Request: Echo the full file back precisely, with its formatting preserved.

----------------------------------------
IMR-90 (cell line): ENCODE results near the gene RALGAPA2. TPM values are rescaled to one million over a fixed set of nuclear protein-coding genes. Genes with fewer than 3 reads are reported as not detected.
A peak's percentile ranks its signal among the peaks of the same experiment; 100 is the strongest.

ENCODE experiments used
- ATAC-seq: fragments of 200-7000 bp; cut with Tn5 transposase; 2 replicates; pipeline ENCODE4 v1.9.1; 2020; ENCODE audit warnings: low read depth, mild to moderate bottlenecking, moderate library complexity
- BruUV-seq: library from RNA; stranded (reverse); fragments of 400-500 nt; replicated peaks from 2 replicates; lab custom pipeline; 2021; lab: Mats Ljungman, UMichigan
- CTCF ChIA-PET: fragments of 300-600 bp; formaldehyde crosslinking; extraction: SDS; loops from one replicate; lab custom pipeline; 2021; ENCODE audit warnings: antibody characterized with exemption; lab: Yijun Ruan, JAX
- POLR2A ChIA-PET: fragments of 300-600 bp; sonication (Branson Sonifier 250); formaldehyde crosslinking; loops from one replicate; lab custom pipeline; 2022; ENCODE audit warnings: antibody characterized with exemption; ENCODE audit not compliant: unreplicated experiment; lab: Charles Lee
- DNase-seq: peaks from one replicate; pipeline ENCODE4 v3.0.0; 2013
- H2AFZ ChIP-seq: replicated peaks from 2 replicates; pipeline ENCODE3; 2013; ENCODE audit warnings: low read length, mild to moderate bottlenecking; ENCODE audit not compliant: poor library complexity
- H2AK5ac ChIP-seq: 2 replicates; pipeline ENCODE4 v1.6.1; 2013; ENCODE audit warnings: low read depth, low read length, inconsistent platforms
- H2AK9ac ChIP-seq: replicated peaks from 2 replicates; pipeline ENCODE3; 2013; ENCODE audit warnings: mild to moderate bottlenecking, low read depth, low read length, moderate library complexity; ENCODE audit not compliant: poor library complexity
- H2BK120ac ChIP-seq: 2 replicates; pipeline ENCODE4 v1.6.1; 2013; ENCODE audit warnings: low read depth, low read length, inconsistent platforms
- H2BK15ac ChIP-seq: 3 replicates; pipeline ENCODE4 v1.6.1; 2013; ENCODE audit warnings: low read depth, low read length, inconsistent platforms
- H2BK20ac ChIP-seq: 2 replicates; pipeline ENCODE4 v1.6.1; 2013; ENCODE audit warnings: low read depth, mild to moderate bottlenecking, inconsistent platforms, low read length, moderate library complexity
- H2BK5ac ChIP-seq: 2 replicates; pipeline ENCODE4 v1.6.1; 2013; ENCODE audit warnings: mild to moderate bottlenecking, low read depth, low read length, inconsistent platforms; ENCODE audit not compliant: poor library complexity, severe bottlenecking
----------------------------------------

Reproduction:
IMR-90 (cell line): ENCODE results near the gene RALGAPA2. TPM values are rescaled to one million over a fixed set of nuclear protein-coding genes. Genes with fewer than 3 reads are reported as not detected.
A peak's percentile ranks its signal among the peaks of the same experiment; 100 is the strongest.

ENCODE experiments used
- ATAC-seq: fragments of 200-7000 bp; cut with Tn5 transposase; 2 replicates; pipeline ENCODE4 v1.9.1; 2020; ENCODE audit warnings: low read depth, mild to moderate bottlenecking, moderate library complexity
- BruUV-seq: library from RNA; stranded (reverse); fragments of 400-500 nt; replicated peaks from 2 replicates; lab custom pipeline; 2021; lab: Mats Ljungman, UMichigan
- CTCF ChIA-PET: fragments of 300-600 bp; formaldehyde crosslinking; extraction: SDS; loops from one replicate; lab custom pipeline; 2021; ENCODE audit warnings: antibody characterized with exemption; lab: Yijun Ruan, JAX
- POLR2A ChIA-PET: fragments of 300-600 bp; sonication (Branson Sonifier 250); formaldehyde crosslinking; loops from one replicate; lab custom pipeline; 2022; ENCODE audit warnings: antibody characterized with exemption; ENCODE audit not compliant: unreplicated experiment; lab: Charles Lee
- DNase-seq: peaks from one replicate; pipeline ENCODE4 v3.0.0; 2013
- H2AFZ ChIP-seq: replicated peaks from 2 replicates; pipeline ENCODE3; 2013; ENCODE audit warnings: low read length, mild to moderate bottlenecking; ENCODE audit not compliant: poor library complexity
- H2AK5ac ChIP-seq: 2 replicates; pipeline ENCODE4 v1.6.1; 2013; ENCODE audit warnings: low read depth, low read length, inconsistent platforms
- H2AK9ac ChIP-seq: replicated peaks from 2 replicates; pipeline ENCODE3; 2013; ENCODE audit warnings: mild to moderate bottlenecking, low read depth, low read length, moderate library complexity; ENCODE audit not compliant: poor library complexity
- H2BK120ac ChIP-seq: 2 replicates; pipeline ENCODE4 v1.6.1; 2013; ENCODE audit warnings: low read depth, low read length, inconsistent platforms
- H2BK15ac ChIP-seq: 3 replicates; pipeline ENCODE4 v1.6.1; 2013; ENCODE audit warnings: low read depth, low read length, inconsistent platforms
- H2BK20ac ChIP-seq: 2 replicates; pipeline ENCODE4 v1.6.1; 2013; ENCODE audit warnings: low read depth, mild to moderate bottlenecking, inconsistent platforms, low read length, moderate library complexity
- H2BK5ac ChIP-seq: 2 replicates; pipeline ENCODE4 v1.6.1; 2013; ENCODE audit warnings: mild to moderate bottlenecking, low read depth, low read length, inconsistent platforms; ENCODE audit not compliant: poor library complexity, severe bottlenecking